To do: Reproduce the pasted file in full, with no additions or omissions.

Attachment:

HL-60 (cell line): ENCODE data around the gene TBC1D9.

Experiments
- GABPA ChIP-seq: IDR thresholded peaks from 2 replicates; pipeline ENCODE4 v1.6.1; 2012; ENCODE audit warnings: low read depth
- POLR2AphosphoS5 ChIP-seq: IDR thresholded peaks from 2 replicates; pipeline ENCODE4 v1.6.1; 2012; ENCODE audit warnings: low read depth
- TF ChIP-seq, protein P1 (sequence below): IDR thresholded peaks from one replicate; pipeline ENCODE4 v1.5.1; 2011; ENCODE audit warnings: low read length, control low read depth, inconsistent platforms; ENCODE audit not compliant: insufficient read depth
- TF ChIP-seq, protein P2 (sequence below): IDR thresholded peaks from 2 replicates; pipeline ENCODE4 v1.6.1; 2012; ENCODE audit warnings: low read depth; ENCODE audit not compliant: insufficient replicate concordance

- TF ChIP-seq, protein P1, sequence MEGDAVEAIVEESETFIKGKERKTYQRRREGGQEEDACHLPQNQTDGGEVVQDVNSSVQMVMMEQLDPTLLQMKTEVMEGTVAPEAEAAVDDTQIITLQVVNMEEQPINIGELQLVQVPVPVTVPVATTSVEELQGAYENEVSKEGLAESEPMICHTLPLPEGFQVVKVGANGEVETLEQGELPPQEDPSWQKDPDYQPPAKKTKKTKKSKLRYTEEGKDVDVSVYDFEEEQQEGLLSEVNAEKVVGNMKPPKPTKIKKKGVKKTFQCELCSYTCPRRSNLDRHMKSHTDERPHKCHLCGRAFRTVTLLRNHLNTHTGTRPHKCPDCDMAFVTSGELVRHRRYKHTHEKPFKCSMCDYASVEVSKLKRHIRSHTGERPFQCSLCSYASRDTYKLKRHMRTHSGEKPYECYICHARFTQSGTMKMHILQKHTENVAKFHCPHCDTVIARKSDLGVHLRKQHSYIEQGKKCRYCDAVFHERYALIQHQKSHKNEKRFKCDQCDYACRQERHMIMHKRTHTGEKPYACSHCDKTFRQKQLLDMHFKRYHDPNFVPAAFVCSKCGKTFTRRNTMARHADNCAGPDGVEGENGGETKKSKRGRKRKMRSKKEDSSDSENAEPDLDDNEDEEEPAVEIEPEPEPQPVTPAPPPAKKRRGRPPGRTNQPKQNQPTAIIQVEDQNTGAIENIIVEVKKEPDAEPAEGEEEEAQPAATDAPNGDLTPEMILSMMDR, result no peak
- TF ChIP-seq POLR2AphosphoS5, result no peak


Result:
HL-60 (cell line): ENCODE data around the gene TBC1D9.

Experiments
- GABPA ChIP-seq: IDR thresholded peaks from 2 replicates; pipeline ENCODE4 v1.6.1; 2012; ENCODE audit warnings: low read depth
- POLR2AphosphoS5 ChIP-seq: IDR thresholded peaks from 2 replicates; pipeline ENCODE4 v1.6.1; 2012; ENCODE audit warnings: low read depth
- TF ChIP-seq, protein P1 (sequence below): IDR thresholded peaks from one replicate; pipeline ENCODE4 v1.5.1; 2011; ENCODE audit warnings: low read length, control low read depth, inconsistent platforms; ENCODE audit not compliant: insufficient read depth
- TF ChIP-seq, protein P2 (sequence below): IDR thresholded peaks from 2 replicates; pipeline ENCODE4 v1.6.1; 2012; ENCODE audit warnings: low read depth; ENCODE audit not compliant: insufficient replicate concordance

- TF ChIP-seq, protein P1, sequence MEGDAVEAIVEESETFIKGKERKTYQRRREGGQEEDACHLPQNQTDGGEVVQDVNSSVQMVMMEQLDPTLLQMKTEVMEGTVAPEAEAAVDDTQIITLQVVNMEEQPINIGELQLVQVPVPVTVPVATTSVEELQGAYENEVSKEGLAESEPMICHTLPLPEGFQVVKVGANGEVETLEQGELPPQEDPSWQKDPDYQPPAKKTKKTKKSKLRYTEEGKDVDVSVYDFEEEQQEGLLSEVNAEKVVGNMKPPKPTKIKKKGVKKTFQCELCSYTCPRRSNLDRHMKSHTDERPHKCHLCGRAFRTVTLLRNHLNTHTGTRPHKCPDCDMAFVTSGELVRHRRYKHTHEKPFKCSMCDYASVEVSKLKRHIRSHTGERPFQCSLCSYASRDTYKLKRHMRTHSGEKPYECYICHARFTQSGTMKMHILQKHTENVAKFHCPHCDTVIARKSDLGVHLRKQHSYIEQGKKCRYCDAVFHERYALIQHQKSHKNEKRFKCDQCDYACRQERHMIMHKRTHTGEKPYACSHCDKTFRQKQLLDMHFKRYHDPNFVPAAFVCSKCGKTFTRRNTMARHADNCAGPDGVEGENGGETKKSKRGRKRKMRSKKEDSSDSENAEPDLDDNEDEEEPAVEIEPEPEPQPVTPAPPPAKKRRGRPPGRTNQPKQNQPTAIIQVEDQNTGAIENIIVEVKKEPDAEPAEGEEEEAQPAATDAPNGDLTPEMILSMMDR, result no peak
- TF ChIP-seq POLR2AphosphoS5, result no peak